EPD: Lethal shots were ‘legally justified’

Brian Rosenthal

State authorities have determined that Evanston officers were “legally justified” in fatally shooting a knife-wielding man 10 times last month, city police announced in a meeting with local media Tuesday morning.

Two officers involved in the shooting of 32-year-old Desrick York have returned to duty, while a third is still recovering after losing a finger in the altercation, Evanston Police Department Chief Richard Eddington told seven members of the media crowded around a table in his office.

Of the 11 shots fired in the April 26 incident, 10 struck York while the final one hit an officer’s ring finger as he was attempting to push York away, Eddington said.

“I realize the number 11 is off-putting,” he said. “(But) in police shootings nationally, this number of rounds is not outrageous.”

He added that it takes just one-quarter of a second to discharge a round and that the shots came from three different sources, in quick succession and in the midst of an “adrenaline dump.”

According to witnesses, York had been drinking alcohol throughout the weekend and was probably also high on cannabis at the time of the incident, the chief said. Results of toxicology tests are not yet available.

Police are preparing for a civil lawsuit after receiving word from a local attorney that one would be filed, Eddington said.

The shooting occurred after the three officers responded to a landlord-tenant dispute at 1810 Church St., a little more than a mile from campus and a block away from Evanston Township High School.

The tenant, York, was armed with a four-inch folding pocket knife and had apparently threatened others in the building, EPD Cmdr. Tom Guenther said Tuesday. When police arrived, he was in the basement, knife in hand, standing over another man, Guenther said. He ignored verbal commands to drop the knife and advanced toward the officers.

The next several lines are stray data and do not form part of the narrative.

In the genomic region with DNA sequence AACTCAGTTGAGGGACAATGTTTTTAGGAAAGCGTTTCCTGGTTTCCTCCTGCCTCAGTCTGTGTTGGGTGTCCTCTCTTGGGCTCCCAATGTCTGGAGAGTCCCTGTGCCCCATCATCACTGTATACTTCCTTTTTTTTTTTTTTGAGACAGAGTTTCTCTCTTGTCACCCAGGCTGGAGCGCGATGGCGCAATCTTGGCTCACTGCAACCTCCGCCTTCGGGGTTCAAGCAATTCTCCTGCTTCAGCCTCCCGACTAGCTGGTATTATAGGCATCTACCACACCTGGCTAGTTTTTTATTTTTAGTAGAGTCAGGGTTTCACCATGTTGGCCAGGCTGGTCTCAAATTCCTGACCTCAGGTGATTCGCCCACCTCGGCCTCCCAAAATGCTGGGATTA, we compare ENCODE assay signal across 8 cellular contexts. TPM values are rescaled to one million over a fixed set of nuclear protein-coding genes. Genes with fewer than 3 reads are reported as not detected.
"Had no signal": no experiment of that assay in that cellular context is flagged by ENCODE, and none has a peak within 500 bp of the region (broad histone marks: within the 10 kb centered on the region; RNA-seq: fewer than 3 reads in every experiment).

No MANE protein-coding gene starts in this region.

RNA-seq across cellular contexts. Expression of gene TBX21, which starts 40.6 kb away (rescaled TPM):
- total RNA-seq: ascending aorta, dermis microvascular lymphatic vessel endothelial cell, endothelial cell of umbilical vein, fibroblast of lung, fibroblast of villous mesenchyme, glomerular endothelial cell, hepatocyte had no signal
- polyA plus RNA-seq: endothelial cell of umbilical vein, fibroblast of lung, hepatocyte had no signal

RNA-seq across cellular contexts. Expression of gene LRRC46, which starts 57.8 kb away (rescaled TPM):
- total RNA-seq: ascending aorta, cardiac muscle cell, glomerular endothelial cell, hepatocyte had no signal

Once York got “close enough that one officer could push him away,” the officers opened fire, Guenther said. The first officer fired five shots, the second fired four and the third fired two.

EPD officers do not use tasers but do sometimes deploy billy clubs or pepper spray. In this case, none of those weapons would have been appropriate, Eddington said.

He also dismissed the idea that officers could have shot the knife out of York’s hand.

“(Western movie star) Tom Mix could do it, but he’s the last one I know of that could,” he said.

York was pronounced dead at the scene. The Cook County Medical Examiner’s Office later determined he died of multiple gunshot wounds, but the number of shots fired was not available until Tuesday.

Some residents, especially in the black community, initially expressed concern that the situation may have constituted an inappropriate use of force. At Tuesday’s meeting, some members of the media told police those concerns still linger.

The Illinois State Police Public Integrity Unit investigated the incident and determined the actions of each officer were legally justified, Eddington said.

The official results of the report will be released today, although the text of the report will not be available.

The three male officers, two white and one Hispanic, each had between two and five years of experience on the force, Eddington said. They were put on routine administrative leave after the incident, and the two healthy officers were declared “fit for duty.”

April’s shooting was the third instance of police firing their guns in the past year – an extremely high number, the chief said Tuesday. The average number of bullets an officer fires is one for every 20 or 30 years of duty, according to Northwestern political science Prof. Mark Iris, and in the decade before the incident, nobody had been killed in an armed confrontation with Evanston officers.

“We’ve been extremely lucky in preceding years,” Eddington said. “The actions of the offender dictate our response.”

Tuesday’s meeting, which Eddington called an “unprecedented step,” was meant to reveal the facts surrounding the controversial incident, show that police are taking it seriously and “begin the healing process,” the chief said.

“Any loss of life is tragic, especially when there’s violence involved,” Eddington said. “This outcome was unavoidable based on the actions of Mr. York.”

He added that he plans to attend a Fifth Ward meeting Thursday and expects to address resident concerns about the incident.

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Related:EPD’s use of deadly force is ruled homicide 4/30/09Investigation begins after Sunday slaying 4/28/09After dispute, police shoot, kill man 1 mile from campus 4/27/09